President Obama has asked Congress for greater authority to merge federal agencies as a way to shrink the government and save money. (Win McNamee / Getty Images)
The Obama administration will send a bill to Congress in the next couple of weeks that seeks "fast-track" authority to reorganize federal agencies.
The bill's passage by Congress is deemed critical in the administration's goal to consolidate the Commerce Department and five other agencies that assist U.S. businesses.
If lawmakers approve the bill, the White House will then develop "a very detailed legislative proposal" fleshing out its plan to consolidate the agencies, said Lisa Brown, executive director of the Government Reform for Competitiveness and Innovation Initiative at the Office of Management and Budget.
But the administration will not include details of its restructuring plan in its fiscal 2013 budget request, set to be released Feb. 13, she said.
"The president's focus right now is on getting the reorganization authority," Brown said at a forum Tuesday hosted by Government Executive magazine and Dun & Bradstreet. After that, it would take "a number of months" to put together the legislation aimed at meshing the agencies into a new department, she said in an interview afterwards.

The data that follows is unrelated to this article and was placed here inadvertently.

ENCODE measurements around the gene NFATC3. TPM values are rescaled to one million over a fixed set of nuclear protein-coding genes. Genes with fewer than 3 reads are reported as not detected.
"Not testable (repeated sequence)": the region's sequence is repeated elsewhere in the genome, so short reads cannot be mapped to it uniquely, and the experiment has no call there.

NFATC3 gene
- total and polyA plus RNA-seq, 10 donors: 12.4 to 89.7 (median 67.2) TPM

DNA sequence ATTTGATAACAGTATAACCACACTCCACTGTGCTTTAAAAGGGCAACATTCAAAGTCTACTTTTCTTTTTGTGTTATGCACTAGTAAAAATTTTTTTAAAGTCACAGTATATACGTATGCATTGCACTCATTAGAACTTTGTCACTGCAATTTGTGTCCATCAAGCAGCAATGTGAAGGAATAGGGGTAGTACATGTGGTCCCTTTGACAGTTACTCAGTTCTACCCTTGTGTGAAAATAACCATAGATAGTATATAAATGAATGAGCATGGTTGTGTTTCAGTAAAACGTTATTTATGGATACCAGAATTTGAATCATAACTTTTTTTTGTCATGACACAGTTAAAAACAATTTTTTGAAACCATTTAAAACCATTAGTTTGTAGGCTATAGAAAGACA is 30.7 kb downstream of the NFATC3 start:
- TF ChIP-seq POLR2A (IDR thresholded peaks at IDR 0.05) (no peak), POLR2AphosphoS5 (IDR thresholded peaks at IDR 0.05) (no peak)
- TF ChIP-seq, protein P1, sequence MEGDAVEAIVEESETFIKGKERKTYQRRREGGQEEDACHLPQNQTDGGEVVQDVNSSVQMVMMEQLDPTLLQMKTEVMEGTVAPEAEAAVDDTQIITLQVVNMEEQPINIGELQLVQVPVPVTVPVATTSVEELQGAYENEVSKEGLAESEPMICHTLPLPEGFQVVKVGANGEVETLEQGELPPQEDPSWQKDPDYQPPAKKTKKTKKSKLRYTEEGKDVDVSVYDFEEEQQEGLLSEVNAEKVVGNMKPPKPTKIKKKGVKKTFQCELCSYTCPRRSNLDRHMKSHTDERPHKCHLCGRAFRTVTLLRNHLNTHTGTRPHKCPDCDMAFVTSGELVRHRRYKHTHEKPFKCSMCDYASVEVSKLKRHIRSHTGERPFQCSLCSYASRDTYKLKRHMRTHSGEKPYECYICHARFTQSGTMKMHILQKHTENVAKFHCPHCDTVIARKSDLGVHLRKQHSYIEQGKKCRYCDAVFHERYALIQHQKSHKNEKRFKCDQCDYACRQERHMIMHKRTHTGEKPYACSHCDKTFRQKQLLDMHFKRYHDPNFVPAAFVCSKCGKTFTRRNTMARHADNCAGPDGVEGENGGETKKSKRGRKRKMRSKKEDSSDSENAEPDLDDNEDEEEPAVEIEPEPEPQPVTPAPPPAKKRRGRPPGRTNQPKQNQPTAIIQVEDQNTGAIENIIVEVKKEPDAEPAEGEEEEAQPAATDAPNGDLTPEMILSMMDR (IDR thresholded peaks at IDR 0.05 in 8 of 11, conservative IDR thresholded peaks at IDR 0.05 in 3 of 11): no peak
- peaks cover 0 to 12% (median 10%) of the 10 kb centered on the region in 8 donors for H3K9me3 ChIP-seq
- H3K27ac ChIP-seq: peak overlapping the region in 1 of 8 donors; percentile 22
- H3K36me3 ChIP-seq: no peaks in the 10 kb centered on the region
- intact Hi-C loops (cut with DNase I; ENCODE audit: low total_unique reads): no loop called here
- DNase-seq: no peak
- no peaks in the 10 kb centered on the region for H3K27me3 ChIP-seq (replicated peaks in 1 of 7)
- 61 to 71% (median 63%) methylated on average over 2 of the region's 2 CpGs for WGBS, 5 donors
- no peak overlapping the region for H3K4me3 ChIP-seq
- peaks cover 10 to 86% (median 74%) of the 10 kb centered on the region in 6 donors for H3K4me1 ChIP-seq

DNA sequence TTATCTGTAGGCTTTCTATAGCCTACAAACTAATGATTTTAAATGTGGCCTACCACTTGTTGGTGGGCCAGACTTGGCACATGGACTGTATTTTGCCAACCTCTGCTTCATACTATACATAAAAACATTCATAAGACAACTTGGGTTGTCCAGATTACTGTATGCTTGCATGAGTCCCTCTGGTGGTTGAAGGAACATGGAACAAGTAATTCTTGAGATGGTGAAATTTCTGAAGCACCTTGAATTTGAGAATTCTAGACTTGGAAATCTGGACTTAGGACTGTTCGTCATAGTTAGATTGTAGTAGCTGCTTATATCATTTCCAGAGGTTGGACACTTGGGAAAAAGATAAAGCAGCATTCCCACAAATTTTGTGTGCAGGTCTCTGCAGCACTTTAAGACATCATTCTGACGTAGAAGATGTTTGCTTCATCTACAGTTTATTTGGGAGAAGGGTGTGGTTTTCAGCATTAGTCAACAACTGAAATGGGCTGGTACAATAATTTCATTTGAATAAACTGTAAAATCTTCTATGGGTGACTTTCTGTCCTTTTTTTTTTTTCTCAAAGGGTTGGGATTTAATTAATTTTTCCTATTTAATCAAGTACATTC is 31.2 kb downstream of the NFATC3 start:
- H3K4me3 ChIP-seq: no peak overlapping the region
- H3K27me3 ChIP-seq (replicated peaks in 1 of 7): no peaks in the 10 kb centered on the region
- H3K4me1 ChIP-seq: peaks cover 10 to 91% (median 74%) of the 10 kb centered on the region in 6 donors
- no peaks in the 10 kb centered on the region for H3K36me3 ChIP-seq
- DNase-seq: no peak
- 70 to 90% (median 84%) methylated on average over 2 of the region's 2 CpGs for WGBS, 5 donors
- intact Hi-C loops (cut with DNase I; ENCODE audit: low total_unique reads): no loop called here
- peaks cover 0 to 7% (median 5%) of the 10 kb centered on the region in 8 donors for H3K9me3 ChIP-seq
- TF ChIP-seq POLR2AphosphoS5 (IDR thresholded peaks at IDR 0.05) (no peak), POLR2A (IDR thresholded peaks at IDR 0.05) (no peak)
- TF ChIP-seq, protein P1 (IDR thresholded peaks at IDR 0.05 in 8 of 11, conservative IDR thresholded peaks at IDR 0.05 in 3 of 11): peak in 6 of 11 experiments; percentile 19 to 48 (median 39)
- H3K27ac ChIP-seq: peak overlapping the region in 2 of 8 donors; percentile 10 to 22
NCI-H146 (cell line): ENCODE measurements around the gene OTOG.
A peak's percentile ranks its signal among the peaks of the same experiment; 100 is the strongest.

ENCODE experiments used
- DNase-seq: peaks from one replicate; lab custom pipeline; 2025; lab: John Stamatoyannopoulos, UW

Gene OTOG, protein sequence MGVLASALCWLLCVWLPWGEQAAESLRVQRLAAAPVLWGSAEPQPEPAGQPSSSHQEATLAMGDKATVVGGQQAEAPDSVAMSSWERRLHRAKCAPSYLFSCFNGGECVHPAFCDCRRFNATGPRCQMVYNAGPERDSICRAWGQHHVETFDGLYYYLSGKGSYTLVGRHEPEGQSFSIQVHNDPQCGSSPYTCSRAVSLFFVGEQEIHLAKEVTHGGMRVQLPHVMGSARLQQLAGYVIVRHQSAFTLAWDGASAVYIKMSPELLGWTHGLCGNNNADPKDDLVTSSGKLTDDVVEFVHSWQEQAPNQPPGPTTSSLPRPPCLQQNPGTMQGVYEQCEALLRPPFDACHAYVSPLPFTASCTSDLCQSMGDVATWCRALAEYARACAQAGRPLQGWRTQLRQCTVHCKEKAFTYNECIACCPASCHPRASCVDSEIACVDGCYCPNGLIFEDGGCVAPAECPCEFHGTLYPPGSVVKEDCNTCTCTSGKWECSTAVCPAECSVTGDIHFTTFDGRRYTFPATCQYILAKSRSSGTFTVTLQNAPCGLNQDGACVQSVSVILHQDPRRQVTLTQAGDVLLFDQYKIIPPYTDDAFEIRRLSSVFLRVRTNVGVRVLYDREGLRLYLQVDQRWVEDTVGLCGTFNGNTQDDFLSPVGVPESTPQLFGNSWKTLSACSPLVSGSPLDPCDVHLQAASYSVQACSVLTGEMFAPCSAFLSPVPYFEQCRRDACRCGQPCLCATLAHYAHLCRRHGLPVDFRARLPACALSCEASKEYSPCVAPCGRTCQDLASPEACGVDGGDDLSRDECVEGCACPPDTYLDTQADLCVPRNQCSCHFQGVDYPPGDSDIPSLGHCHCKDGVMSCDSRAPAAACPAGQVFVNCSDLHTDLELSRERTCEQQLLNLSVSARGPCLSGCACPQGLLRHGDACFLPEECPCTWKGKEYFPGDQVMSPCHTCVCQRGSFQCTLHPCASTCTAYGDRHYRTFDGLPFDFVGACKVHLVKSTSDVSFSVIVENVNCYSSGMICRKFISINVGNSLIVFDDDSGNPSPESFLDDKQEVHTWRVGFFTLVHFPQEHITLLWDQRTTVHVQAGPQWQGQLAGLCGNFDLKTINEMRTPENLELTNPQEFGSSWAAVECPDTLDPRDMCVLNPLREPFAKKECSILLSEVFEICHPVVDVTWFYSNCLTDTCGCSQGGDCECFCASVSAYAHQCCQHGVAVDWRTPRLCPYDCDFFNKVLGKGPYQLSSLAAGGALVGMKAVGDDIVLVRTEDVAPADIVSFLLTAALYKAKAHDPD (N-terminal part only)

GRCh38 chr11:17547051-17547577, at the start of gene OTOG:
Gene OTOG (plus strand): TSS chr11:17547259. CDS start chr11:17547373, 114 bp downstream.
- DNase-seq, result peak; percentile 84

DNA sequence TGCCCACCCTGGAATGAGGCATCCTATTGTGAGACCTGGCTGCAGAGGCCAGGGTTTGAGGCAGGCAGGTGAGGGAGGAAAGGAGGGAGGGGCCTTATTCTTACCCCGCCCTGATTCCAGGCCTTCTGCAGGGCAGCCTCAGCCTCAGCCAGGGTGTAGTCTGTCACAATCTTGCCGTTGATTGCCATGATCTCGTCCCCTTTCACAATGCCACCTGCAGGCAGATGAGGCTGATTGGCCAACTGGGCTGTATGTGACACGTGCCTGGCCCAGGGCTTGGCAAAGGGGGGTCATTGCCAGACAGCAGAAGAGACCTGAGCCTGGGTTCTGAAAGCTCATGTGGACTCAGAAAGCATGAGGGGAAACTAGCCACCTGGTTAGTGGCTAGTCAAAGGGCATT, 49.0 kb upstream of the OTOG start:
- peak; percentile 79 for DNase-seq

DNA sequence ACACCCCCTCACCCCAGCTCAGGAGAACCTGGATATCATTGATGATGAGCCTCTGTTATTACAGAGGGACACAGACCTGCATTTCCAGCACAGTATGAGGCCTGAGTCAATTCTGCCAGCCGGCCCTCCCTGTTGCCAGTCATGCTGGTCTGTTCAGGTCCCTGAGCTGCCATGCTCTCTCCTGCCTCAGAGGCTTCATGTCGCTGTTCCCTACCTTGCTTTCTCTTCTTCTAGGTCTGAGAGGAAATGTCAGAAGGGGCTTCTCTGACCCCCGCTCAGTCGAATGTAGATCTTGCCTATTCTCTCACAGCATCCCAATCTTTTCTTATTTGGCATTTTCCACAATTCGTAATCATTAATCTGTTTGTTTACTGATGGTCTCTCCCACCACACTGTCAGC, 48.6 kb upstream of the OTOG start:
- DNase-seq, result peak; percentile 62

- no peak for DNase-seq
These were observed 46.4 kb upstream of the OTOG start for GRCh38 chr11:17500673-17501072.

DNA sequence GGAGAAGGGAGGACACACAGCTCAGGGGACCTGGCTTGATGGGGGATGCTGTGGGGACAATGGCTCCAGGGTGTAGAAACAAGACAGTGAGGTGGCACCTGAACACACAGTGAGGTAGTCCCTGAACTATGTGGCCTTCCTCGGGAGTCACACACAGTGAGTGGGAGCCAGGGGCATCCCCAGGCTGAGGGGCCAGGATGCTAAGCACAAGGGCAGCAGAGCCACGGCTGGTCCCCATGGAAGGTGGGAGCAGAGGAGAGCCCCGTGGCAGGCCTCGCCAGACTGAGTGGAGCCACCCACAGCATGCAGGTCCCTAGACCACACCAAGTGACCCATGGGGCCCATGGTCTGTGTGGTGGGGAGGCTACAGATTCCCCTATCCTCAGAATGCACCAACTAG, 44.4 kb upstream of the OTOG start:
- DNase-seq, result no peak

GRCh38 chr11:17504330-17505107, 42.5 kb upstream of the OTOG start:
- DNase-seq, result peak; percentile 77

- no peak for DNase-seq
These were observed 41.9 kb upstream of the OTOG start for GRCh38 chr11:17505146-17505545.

President Obama first outlined the proposed reorganization Jan. 13. Under fast-track authority, Congress would vote specific reorganization plans up or down, but would not have the opportunity to amend them. Presidents from Herbert Hoover to Ronald Reagan had such latitude, Brown reiterated Tuesday.
Under the banner of reducing overlap and improving efficiency, Obama wants to merge the U.S. Trade Representative's office, the Small Business Administration, the Export-Import Bank, the Overseas Private Investment Corp., the U.S. Trade and Development Agency, and the business and trade functions of the Commerce Department.
The new combined agency would also include programs from the National Science Foundation, and the Labor, Agriculture, Treasury, and Health and Human Services departments, Brown said.
"It really will create a one-stop shop for business," she said.
The administration has said that the proposal would save $3 billion over 10 years and eliminate up to 2,000 jobs through attrition. Brown said that the basis for those projections will be laid out when the administration submits the specific reorganization proposal.
Brown acknowledged that reorganizations are difficult to pull off without a crisis. If Obama does get fast-track authority, she stressed that the administration will consult closely with the affected agencies.